Atlanta, GA – Residents of Forsyth County are now permanently free to read excerpts from any written work available in the county school district’s classrooms or library following a court order issued yesterday by federal Judge Richard W. Story.
The order brings a lawsuit filed last July by members of the group Mama Bears of Forsyth County nearly to an end. The only remaining issue in the litigation is the amount of attorney’s fees owed by the Forsyth County School District (“FCS”) to the plaintiffs’ attorneys, which the parties to the lawsuit agreed to continue working to resolve.
The order, which both sides in the lawsuit asked the judge to approve, also:
- “permanently enjoins the District … from enforcing the respectfulness requirement, the restriction on personally addressing Board members, including the Superintendent, or any restriction on profane, uncivil or abusive remarks contained in the FCS’ current public participation policy or any substantially comparable provision in a future FCS policy….
- “does not prevent the District or its Board from amending the FCS public participation policy or issuing further implementing regulations consistent with this injunction….
- [and awards the plaintiffs] “nominal damages in the amount of $17.91 payable by check made out directly to each Alison Hair and Cindy Martin individually and delivered to them by FCS, or its insurer.”
The concerned group wanted to read to school officials sexually graphic material in books at the district’s schools. The Board of Education censored speakers at board meetings who read excerpts containing language the Chair deemed “inappropriate” for children. After parent Alison Hair persisted, the Board banned her from participating in future meetings until she agreed to limit her First Amendment rights.
On July 25, Hair, parent Cindy Martin, and the Mama Bears of Forsyth County filed a federal lawsuit against the Forsyth County Board of Education for violating their constitutional rights. They are represented in the case by attorneys from the Institute for Free Speech, a nonpartisan First Amendment advocacy group that defends political speech rights.
In November, Judge Story ruled that crucial portions of the board’s public comment policy were unconstitutional and barred their enforcement. He also ordered the district to end its ban on Alison Hair from speaking at board meetings.
“Today is a great day for free speech!” said Cindy Martin, Chair of Mama Bears. “Parents can now read from any book used in our schools during public comment time. We are free to address our board members or the superintendent. The court’s order is a big victory for our members and everyone in our community. I will forever be grateful to our attorneys for their work to restore our freedom to speak and protect our children.”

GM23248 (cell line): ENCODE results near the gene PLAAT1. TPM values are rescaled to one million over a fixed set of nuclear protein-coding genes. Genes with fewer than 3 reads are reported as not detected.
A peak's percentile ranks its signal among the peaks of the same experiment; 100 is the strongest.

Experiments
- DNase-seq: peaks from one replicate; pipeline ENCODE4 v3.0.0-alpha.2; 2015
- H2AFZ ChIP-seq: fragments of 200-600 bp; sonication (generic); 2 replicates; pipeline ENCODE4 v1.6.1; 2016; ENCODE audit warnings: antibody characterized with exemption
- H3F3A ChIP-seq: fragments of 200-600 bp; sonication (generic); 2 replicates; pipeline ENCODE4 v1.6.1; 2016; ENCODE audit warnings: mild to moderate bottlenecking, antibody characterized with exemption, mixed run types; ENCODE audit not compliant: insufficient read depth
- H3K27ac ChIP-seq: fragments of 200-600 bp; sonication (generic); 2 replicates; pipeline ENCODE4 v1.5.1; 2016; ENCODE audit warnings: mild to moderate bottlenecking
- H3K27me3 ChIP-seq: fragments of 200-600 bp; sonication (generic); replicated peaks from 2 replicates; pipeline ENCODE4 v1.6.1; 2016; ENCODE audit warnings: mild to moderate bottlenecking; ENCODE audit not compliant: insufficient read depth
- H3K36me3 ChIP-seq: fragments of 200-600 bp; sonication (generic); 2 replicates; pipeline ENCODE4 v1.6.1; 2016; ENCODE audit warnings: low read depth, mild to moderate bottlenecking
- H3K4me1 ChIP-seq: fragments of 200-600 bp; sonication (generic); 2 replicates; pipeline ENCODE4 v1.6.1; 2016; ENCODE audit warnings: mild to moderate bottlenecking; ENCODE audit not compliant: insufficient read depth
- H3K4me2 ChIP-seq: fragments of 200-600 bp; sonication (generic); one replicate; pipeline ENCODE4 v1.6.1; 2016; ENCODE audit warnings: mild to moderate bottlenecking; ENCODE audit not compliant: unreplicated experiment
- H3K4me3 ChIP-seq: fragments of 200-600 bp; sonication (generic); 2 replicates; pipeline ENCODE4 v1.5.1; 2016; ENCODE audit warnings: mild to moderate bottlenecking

“If it can be checked out in a school library, you should be able to read from it during a school board meeting,” said Del Kolde, Senior Attorney at the Institute for Free Speech. “This consent injunction provides long-term protection for the Mama Bears or any other Forsyth County parents who want to read from books available in schools in order to make a political or philosophical point during a school board meeting.”
The nominal damages of $17.91 is a symbolic payment acknowledging that the FCS violated the plaintiffs’ rights. The amount reflects the year the states ratified the First Amendment, in 1791.
School boards too often neglect the First Amendment rights of their critics at public meetings. The Institute for Free Speech is proud to stand with parents and citizens who assert their constitutional rights to speak, assemble, and petition the government.
The case is Mama Bears v. Forsyth County Schools before the United States District Court for the Northern District of Georgia, Gainesville division. To read the consent judgment and injunction, click here.
About the Institute for Free Speech
The Institute for Free Speech is a nonpartisan, nonprofit 501(c)(3) organization that promotes and defends the First Amendment rights to freely speak, assemble, publish, and petition the government. Originally known as the Center for Competitive Politics, it was founded in 2005 by Bradley A. Smith, a former Chairman of the Federal Election Commission. The Institute is the nation’s largest organization dedicated solely to protecting First Amendment political rights.